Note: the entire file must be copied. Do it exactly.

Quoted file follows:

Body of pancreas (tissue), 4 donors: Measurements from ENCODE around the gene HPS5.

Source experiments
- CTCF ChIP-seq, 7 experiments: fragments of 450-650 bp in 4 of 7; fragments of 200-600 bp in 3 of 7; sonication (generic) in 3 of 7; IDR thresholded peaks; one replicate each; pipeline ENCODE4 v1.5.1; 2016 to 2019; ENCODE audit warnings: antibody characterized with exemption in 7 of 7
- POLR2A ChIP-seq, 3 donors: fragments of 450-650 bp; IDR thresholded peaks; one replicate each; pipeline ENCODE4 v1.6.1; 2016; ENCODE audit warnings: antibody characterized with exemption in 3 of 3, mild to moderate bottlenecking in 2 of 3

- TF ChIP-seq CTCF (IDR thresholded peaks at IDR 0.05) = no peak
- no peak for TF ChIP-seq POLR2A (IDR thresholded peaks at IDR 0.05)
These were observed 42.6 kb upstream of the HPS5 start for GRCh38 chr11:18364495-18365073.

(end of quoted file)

Body of pancreas (tissue), 4 donors: Measurements from ENCODE around the gene HPS5.

Source experiments
- CTCF ChIP-seq, 7 experiments: fragments of 450-650 bp in 4 of 7; fragments of 200-600 bp in 3 of 7; sonication (generic) in 3 of 7; IDR thresholded peaks; one replicate each; pipeline ENCODE4 v1.5.1; 2016 to 2019; ENCODE audit warnings: antibody characterized with exemption in 7 of 7
- POLR2A ChIP-seq, 3 donors: fragments of 450-650 bp; IDR thresholded peaks; one replicate each; pipeline ENCODE4 v1.6.1; 2016; ENCODE audit warnings: antibody characterized with exemption in 3 of 3, mild to moderate bottlenecking in 2 of 3

- TF ChIP-seq CTCF (IDR thresholded peaks at IDR 0.05) = no peak
- no peak for TF ChIP-seq POLR2A (IDR thresholded peaks at IDR 0.05)
These were observed 42.6 kb upstream of the HPS5 start for GRCh38 chr11:18364495-18365073.